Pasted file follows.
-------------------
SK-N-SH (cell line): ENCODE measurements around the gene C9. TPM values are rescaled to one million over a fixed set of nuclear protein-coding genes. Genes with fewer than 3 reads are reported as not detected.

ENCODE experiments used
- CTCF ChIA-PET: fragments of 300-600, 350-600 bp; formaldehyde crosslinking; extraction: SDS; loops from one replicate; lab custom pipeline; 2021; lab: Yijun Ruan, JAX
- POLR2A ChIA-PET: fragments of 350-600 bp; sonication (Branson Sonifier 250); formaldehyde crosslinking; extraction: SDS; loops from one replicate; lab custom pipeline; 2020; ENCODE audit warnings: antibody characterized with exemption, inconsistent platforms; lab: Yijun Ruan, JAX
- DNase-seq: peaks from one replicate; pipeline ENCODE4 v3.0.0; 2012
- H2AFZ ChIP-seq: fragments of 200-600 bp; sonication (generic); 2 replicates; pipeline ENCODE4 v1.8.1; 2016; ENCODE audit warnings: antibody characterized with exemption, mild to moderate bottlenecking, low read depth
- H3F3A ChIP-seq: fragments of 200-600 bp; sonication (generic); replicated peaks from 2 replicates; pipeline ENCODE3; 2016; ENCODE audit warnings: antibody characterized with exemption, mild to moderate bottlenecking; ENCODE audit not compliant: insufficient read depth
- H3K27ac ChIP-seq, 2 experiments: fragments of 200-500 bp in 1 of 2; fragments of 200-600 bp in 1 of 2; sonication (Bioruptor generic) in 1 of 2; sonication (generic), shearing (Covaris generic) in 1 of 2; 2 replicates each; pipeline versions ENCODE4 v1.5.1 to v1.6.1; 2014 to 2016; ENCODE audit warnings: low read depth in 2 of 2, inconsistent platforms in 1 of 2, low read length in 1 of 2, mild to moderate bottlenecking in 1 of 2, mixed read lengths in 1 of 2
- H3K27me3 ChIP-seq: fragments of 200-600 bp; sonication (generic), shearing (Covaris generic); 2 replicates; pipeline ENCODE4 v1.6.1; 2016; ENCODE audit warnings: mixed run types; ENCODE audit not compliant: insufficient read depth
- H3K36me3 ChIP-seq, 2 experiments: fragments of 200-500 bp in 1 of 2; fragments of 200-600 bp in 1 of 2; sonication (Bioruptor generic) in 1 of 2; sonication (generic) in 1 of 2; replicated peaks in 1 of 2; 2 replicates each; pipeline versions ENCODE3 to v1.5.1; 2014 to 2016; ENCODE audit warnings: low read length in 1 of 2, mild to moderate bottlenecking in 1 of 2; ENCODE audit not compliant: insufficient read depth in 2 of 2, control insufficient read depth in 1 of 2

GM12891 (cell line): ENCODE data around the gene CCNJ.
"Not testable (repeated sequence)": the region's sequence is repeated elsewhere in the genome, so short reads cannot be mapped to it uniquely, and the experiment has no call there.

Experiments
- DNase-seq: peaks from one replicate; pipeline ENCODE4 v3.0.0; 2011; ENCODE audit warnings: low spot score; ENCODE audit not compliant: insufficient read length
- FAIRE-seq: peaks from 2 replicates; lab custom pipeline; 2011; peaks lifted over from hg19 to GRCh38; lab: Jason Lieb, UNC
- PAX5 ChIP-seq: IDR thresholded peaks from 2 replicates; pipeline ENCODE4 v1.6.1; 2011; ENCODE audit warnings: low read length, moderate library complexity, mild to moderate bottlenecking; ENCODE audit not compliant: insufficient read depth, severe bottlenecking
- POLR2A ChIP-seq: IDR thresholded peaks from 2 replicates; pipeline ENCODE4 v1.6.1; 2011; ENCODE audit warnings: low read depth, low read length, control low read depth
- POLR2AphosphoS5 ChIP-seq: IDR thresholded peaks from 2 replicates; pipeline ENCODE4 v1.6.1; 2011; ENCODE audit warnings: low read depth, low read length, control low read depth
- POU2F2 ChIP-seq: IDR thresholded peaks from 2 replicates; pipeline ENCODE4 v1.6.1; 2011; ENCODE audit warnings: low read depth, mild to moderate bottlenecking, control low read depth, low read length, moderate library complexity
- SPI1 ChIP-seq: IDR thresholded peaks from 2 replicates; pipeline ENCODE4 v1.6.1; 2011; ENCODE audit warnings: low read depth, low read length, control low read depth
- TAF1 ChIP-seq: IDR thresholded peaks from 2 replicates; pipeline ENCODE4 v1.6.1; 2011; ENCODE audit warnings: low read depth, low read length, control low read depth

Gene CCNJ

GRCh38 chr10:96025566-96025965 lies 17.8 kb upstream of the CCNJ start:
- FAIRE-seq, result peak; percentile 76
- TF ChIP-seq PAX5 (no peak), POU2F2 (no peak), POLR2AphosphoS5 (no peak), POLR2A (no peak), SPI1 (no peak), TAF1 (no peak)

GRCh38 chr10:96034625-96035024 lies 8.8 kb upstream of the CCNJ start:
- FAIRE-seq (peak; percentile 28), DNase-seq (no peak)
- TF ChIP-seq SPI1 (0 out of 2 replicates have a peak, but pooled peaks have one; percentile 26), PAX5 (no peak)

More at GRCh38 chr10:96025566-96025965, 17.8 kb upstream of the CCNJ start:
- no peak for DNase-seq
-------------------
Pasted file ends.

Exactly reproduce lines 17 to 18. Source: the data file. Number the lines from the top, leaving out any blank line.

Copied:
- POLR2A ChIP-seq: IDR thresholded peaks from 2 replicates; pipeline ENCODE4 v1.6.1; 2011; ENCODE audit warnings: low read depth, low read length, control low read depth
- POLR2AphosphoS5 ChIP-seq: IDR thresholded peaks from 2 replicates; pipeline ENCODE4 v1.6.1; 2011; ENCODE audit warnings: low read depth, low read length, control low read depth